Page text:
A “Touchability Index” that ranks Europeans on their appetites for being touched ranks Fins as the most welcoming to physical contact. Meanwhile, the British languish at the bottom of the rankings.
The size of your “personal space” bubble is culturally determined. One study has discovered, for example, that South American countries generally require less personal space than most Asian countries.
The study of body language, much like the study of language itself, is a rich field!
How to Study Body Language in Different Cultures
I’m sure you’re convinced by now that body language should be a part of your language studies. Unfortunately, hand gestures, how close or far away from someone you should stand, head movements and other integral parts of training your body to speak a new language aren’t generally covered in language textbooks.
So how can you learn the body language of the language you’re studying? Well, the best way is by watching people interact with each other.
If you’re lucky enough to live in a place where you can physically observe people interacting while they speak your target language, that’s great! Go out and people-watch. Sit on a bench or in a cafe and observe the way people move, touch and gesture while they talk.
If you’re less lucky, don’t worry—there are other options.
You can search for your language on YouTube. Try looking for real-world interactions that people have. Movies, vlogs, skits and made-for-YouTube content all provide a good way to dip your toes into your target language and its accompanying body language.
Just remember that these are often scripted and posed. As a result, they can provide a good foundation but they might also be a bit unnatural.
You can also use FluentU for authentic video content. If you’re having trouble finding good content to use on YouTube, FluentU is a way to cut through the search and get right to the best authentic videos available.
FluentU takes real-world videos—like music videos, movie trailers, news and inspiring talks—and turns them into personalized language learning lessons. There are thousands of videos available, all of them hand-picked with language learners in mind. Thanks to the interactive dual-language subtitles, you’ll be able to watch real native speakers of your target language interacting naturally and understand everything that’s happening.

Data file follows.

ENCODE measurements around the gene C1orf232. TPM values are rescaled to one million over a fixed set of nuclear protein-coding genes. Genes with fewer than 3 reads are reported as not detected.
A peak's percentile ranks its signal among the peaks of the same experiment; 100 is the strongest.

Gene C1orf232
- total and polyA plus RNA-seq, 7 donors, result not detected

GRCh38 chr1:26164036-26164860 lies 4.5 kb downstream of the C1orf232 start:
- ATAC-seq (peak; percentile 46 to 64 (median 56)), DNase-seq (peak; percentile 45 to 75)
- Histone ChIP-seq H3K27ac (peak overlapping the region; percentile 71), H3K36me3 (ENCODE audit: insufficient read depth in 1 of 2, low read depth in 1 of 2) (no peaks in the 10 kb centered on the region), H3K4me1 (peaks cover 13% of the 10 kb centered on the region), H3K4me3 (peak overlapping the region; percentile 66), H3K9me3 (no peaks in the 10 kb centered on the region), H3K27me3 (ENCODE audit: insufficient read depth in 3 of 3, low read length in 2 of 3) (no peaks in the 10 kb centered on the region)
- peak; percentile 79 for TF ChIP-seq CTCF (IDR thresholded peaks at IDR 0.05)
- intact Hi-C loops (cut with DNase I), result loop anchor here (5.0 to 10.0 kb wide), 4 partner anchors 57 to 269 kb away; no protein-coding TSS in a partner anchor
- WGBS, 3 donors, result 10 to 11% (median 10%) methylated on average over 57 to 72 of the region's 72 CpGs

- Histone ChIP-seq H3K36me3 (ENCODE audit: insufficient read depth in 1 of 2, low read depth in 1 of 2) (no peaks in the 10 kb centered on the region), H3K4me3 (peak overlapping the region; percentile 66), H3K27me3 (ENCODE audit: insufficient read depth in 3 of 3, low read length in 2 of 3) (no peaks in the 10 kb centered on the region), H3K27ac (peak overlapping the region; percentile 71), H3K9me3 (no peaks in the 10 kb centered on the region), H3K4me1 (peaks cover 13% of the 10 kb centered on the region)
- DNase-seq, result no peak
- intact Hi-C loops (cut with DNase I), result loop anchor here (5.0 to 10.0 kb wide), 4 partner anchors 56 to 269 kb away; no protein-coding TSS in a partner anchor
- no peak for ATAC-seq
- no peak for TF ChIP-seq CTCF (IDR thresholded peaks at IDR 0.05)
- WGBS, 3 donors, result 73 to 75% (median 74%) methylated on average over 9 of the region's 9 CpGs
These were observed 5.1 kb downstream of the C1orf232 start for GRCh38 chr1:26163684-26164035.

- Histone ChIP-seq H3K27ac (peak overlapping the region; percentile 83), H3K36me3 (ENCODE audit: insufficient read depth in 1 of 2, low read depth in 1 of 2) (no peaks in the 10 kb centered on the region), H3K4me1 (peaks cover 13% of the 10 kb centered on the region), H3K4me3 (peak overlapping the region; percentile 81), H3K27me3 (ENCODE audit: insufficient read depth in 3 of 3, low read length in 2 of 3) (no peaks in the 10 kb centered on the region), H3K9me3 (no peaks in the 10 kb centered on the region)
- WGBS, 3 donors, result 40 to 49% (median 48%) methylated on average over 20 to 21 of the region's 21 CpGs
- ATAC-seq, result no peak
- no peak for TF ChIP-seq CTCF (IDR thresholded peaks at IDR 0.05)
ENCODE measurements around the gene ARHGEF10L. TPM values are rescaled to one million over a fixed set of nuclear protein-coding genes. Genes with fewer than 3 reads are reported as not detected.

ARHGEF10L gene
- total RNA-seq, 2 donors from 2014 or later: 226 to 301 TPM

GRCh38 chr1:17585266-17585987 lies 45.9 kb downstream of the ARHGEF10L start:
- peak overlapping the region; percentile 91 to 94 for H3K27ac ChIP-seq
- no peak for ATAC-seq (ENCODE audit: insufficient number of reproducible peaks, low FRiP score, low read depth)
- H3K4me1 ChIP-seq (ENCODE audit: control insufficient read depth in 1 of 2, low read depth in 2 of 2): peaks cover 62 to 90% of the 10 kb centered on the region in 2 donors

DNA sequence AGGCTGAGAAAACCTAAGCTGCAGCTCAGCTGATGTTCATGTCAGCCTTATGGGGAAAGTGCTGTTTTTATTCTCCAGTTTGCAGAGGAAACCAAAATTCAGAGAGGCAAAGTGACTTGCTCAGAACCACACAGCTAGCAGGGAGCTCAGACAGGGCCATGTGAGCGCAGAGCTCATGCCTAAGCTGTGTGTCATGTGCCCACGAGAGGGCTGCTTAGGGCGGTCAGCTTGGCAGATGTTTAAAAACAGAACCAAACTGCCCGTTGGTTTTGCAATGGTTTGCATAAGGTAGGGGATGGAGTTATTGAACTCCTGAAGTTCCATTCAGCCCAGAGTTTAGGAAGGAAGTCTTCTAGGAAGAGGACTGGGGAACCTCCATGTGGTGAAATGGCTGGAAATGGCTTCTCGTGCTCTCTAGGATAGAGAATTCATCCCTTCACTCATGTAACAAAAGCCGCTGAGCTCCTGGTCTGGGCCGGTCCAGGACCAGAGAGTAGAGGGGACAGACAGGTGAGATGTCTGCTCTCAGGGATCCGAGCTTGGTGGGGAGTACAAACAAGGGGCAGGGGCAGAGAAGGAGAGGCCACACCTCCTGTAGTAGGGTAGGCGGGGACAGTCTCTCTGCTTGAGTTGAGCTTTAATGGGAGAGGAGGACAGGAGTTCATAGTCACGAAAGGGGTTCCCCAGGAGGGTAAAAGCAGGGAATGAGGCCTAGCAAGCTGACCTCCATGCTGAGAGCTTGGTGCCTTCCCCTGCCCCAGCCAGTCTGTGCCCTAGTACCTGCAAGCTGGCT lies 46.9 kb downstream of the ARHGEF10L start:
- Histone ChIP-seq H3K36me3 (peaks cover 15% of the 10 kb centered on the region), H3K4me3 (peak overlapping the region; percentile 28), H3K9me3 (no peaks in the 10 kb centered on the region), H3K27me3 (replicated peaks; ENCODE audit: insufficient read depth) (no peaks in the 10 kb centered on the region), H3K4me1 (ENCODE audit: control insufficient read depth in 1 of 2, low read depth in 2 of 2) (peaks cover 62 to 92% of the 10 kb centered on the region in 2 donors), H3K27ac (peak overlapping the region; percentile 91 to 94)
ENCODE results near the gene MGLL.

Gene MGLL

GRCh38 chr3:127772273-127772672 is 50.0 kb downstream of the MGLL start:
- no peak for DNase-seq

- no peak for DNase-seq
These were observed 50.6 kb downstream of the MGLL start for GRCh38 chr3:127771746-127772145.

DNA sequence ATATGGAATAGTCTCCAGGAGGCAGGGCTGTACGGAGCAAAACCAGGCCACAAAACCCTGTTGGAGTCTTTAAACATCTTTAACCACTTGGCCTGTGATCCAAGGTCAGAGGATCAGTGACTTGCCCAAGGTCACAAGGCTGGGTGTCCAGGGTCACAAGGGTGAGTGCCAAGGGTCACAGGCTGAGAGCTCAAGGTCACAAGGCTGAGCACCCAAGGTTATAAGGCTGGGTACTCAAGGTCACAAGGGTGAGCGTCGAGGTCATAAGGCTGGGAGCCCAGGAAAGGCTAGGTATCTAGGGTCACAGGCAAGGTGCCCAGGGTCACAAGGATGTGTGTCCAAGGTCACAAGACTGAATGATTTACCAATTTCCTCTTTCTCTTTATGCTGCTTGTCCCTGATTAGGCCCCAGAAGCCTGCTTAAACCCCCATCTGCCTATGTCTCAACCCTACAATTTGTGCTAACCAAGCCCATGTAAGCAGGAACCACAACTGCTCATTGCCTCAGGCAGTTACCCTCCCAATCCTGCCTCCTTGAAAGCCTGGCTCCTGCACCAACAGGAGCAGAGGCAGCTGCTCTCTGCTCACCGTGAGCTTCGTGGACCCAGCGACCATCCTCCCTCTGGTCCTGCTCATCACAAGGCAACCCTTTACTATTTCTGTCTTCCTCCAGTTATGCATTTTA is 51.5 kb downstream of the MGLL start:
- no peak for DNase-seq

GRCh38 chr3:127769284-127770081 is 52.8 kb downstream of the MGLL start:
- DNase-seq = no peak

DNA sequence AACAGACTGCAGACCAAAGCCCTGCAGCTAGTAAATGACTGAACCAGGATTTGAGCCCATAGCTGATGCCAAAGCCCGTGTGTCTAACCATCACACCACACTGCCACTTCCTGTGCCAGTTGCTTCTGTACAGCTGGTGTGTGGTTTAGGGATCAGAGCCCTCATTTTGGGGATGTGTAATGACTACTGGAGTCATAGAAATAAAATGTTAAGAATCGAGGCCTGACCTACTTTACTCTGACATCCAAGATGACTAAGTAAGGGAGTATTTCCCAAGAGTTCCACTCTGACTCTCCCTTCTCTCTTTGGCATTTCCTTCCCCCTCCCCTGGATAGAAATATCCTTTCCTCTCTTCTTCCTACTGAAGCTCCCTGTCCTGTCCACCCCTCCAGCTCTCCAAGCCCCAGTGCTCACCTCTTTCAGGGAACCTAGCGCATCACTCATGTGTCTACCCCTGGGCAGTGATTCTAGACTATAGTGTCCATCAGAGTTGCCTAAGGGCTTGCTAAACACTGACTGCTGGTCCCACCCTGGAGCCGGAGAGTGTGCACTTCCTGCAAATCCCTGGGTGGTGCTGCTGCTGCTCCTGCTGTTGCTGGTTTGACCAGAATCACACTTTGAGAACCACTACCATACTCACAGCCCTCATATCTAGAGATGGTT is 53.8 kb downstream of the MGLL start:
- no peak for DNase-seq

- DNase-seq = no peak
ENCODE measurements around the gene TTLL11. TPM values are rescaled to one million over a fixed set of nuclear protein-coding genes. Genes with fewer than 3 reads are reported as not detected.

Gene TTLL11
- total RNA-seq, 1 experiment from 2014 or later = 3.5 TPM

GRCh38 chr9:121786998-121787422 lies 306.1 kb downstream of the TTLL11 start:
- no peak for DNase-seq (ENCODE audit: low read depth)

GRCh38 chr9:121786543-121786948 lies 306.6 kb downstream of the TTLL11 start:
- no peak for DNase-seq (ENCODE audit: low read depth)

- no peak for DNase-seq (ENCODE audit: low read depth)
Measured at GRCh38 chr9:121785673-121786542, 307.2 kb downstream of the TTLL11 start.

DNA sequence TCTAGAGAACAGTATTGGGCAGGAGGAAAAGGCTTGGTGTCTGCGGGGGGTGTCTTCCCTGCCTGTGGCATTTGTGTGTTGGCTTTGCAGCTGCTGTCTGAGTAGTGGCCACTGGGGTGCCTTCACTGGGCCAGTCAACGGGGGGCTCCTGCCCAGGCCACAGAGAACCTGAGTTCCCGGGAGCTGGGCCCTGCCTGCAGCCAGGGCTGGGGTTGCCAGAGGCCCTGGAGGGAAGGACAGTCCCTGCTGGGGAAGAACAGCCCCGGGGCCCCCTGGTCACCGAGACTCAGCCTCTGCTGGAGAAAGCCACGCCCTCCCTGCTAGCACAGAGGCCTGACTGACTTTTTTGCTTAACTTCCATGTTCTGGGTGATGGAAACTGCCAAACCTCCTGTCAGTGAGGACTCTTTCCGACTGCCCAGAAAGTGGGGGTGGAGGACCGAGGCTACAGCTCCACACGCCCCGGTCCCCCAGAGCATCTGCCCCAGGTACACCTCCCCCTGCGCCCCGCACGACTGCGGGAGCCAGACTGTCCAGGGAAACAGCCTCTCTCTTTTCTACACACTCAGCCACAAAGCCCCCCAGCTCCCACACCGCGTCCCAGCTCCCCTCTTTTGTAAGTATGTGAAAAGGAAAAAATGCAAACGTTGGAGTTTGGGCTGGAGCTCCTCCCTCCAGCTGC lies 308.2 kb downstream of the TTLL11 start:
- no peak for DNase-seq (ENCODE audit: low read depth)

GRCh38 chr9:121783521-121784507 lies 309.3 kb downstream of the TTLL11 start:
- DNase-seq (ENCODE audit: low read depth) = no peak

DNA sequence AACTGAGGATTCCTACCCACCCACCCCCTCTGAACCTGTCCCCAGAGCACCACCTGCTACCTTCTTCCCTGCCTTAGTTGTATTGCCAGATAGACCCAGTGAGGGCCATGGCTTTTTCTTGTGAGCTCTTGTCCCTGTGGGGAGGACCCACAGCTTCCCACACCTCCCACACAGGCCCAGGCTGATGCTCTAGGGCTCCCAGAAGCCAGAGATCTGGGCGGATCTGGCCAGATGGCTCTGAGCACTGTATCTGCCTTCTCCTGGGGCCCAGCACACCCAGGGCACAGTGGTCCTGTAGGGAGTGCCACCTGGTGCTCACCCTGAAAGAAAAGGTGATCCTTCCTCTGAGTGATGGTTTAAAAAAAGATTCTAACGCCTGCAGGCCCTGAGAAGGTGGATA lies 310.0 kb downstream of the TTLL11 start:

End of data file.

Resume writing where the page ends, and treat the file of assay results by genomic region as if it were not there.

For example, you can clearly see the difference in body language between the Japanese woman in this clip and the French woman in this clip, even though they’re both doing the same thing—asking for directions.
FluentU currently has programs in Chinese, Japanese, Korean, Italian, French, Spanish, German, Russian and English, and you can freely switch between the languages under one account. Check out the free FluentU trial to see what the program has to offer, or just browse around and see how different cultures use body language in various situations.
Body Language in Different Cultures: 10 Ways to Speak Volumes Without Saying a Word
We’ve selected 10 country-specific gestures to highlight below. This is just a small sample of the big pool of body language. You’ll find many variations of the gestures below, sometimes even within the same country. We hope you enjoy this brief encounter with the wonders of non-verbal communication!
Bowing is big in many East Asian cultures, including Japan, China and Korea (among others). While Western countries reserve the bow at the end of a (hopefully) great stage performance, bowing in these East Asian countries is part of basic etiquette to show respect and gratitude.
In Korea, you bow when initially meeting a person, to say “Hello,” to bid “Goodbye” and to say “Thank you” and “I’m sorry.”
Generally, the lower you bow, the more respect and deference you show the other person. And the longer you keep your head bowed also signifies your seriousness.